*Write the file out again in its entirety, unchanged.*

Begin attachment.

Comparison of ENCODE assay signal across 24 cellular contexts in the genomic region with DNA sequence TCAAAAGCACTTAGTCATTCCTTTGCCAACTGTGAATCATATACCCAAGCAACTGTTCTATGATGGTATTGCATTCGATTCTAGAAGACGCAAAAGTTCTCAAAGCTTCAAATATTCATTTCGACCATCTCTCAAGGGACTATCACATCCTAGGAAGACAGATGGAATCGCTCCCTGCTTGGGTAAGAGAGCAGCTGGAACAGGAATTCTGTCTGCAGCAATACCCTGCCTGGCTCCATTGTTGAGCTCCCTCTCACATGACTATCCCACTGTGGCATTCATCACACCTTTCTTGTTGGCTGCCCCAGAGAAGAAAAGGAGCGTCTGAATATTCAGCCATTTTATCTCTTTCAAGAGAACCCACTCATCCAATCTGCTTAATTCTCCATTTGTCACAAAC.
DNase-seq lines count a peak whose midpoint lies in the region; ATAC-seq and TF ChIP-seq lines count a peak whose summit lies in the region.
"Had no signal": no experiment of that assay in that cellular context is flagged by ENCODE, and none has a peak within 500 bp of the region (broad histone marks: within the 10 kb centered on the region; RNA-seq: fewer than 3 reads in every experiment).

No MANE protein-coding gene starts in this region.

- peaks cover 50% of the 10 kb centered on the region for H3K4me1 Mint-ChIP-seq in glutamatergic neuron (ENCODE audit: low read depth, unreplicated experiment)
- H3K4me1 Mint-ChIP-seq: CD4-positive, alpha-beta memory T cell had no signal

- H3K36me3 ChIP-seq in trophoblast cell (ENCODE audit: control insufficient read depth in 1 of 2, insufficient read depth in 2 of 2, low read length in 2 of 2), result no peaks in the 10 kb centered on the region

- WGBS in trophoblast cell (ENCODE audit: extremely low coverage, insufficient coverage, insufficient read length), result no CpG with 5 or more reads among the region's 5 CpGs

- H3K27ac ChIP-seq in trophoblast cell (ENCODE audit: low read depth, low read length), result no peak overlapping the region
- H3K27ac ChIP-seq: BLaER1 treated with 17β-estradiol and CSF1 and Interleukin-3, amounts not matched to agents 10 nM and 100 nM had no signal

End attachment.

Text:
Comparison of ENCODE assay signal across 24 cellular contexts in the genomic region with DNA sequence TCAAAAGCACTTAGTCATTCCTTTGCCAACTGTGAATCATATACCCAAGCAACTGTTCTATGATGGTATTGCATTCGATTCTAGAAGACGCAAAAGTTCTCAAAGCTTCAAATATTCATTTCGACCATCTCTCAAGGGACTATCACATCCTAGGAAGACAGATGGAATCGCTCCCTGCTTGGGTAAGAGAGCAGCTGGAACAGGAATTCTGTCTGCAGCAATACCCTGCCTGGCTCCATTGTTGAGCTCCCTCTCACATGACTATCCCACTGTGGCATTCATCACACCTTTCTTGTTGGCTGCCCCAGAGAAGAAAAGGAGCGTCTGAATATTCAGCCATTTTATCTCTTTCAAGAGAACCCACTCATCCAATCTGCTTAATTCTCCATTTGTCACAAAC.
DNase-seq lines count a peak whose midpoint lies in the region; ATAC-seq and TF ChIP-seq lines count a peak whose summit lies in the region.
"Had no signal": no experiment of that assay in that cellular context is flagged by ENCODE, and none has a peak within 500 bp of the region (broad histone marks: within the 10 kb centered on the region; RNA-seq: fewer than 3 reads in every experiment).

No MANE protein-coding gene starts in this region.

- peaks cover 50% of the 10 kb centered on the region for H3K4me1 Mint-ChIP-seq in glutamatergic neuron (ENCODE audit: low read depth, unreplicated experiment)
- H3K4me1 Mint-ChIP-seq: CD4-positive, alpha-beta memory T cell had no signal

- H3K36me3 ChIP-seq in trophoblast cell (ENCODE audit: control insufficient read depth in 1 of 2, insufficient read depth in 2 of 2, low read length in 2 of 2), result no peaks in the 10 kb centered on the region

- WGBS in trophoblast cell (ENCODE audit: extremely low coverage, insufficient coverage, insufficient read length), result no CpG with 5 or more reads among the region's 5 CpGs

- H3K27ac ChIP-seq in trophoblast cell (ENCODE audit: low read depth, low read length), result no peak overlapping the region
- H3K27ac ChIP-seq: BLaER1 treated with 17β-estradiol and CSF1 and Interleukin-3, amounts not matched to agents 10 nM and 100 nM had no signal